An award-winning journal published by the University of Hawaiʻi Press for the past three decades received a $15,000 grant from the National Endowment for the Arts (NEA). The biannual publication, Mānoa: A Pacific Journal of International Writing, features traditional and contemporary writings from the Pacific Rim, one of the world’s most dynamic literary regions.
“We’re very pleased to get this award from the National Endowment for the Arts, which along with UH and UH Press, has been a generous supporter of Mānoa Journal for many years,” said Frank Stewart, the journal’s editor. “I think they appreciate that the journal has 8,000 institutional subscribers in over 100 countries and that it’s praised for its high quality of literature and translation.”
The award was given by the Grants for Arts Projects program which supports projects that use the arts to unite and heal in response to cultural heritage and creativity. The grant will support the production of the journal’s 2021–22 issues. Faculty and staff throughout the UH system can read for free on Project Muse.
- Related UH News story: UH Press journal cultural work supported by national grants, June 1, 2020
Mānoa is among 1,073 projects across the U.S. awarded nearly $25 million in funding. “The National Endowment for the Arts is proud to support this project,” said NEA Acting Chairman Ann Eilers. “Mānoa is among the arts organizations across the country that have demonstrated creativity, excellence and resilience during this very challenging year.”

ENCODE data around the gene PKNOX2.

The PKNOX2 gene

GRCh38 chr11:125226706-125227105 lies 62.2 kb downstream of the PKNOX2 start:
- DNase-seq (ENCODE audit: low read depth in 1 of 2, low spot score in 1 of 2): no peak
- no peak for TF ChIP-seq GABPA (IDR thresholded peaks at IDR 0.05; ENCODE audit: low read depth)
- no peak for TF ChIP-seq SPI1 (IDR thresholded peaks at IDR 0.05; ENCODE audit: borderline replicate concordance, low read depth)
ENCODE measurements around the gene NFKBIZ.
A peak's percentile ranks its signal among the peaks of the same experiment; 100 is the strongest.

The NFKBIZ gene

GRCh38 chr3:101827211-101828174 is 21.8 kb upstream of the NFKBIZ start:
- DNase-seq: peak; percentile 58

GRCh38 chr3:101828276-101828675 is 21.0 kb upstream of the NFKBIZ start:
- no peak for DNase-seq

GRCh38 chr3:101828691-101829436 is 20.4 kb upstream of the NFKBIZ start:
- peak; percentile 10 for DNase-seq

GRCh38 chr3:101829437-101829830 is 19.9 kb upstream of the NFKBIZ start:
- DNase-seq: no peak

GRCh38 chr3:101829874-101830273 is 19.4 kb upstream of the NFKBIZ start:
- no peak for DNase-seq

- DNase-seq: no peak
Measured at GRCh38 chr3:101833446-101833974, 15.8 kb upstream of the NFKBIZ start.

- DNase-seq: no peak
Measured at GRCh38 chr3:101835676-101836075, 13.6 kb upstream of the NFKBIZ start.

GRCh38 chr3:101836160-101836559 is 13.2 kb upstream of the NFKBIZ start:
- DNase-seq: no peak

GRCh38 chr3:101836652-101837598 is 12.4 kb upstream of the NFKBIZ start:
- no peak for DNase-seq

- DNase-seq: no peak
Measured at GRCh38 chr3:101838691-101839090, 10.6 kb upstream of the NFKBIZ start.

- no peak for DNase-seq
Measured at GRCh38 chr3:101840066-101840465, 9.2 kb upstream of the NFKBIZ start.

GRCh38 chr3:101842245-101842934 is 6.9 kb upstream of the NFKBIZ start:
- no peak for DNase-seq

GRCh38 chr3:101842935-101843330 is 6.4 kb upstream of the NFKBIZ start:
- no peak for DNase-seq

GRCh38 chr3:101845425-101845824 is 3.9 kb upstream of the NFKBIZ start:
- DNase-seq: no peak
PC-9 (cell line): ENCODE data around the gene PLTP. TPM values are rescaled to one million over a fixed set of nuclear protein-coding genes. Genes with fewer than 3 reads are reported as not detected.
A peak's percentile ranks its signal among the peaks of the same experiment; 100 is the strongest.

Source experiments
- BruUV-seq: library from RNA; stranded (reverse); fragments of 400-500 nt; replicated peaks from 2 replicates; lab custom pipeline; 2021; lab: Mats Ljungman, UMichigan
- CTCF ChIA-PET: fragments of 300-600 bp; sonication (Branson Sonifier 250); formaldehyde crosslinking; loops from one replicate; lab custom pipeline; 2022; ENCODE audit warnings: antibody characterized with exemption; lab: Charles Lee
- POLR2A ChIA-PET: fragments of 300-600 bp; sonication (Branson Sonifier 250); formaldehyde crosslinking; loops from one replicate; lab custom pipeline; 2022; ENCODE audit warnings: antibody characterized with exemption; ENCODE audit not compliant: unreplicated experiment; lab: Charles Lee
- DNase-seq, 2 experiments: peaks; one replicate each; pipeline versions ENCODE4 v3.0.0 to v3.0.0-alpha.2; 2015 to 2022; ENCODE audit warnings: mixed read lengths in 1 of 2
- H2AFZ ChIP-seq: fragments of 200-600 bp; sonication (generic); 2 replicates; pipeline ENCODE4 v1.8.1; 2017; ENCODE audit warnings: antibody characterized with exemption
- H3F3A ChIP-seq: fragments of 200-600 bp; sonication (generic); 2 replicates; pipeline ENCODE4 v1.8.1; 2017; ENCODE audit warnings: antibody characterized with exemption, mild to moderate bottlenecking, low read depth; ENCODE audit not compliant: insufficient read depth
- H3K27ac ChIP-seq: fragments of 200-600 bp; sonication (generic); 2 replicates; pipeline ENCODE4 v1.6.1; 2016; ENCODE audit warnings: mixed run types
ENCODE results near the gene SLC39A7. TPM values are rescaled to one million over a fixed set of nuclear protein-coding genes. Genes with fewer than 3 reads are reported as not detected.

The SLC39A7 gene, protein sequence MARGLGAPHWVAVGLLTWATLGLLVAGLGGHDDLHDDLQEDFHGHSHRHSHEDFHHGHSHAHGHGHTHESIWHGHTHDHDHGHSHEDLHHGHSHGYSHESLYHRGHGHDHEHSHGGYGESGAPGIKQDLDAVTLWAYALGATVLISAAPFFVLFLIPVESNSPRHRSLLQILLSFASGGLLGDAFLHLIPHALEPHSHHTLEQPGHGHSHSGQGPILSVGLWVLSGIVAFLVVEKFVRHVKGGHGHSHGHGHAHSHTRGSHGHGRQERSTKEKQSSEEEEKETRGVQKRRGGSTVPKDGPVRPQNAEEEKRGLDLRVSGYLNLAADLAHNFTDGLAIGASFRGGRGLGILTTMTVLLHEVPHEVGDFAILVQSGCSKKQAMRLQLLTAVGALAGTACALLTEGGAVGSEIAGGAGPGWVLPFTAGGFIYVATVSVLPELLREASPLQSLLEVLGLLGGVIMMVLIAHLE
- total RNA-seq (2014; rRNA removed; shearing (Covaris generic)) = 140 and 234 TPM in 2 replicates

The NEA is the only arts funder in the U.S.—public or private—that provides access to the arts in all 50 states, the District of Columbia, and U.S. territories. Each year, it awards thousands of grants to provide all Americans with diverse opportunities for arts participation.
This work is an example of UH Mānoa’s goal of Excellence in Research: Advancing the Research and Creative Work Enterprise (PDF), one of four goals identified in the 2015–25 Strategic Plan (PDF), updated in December 2020.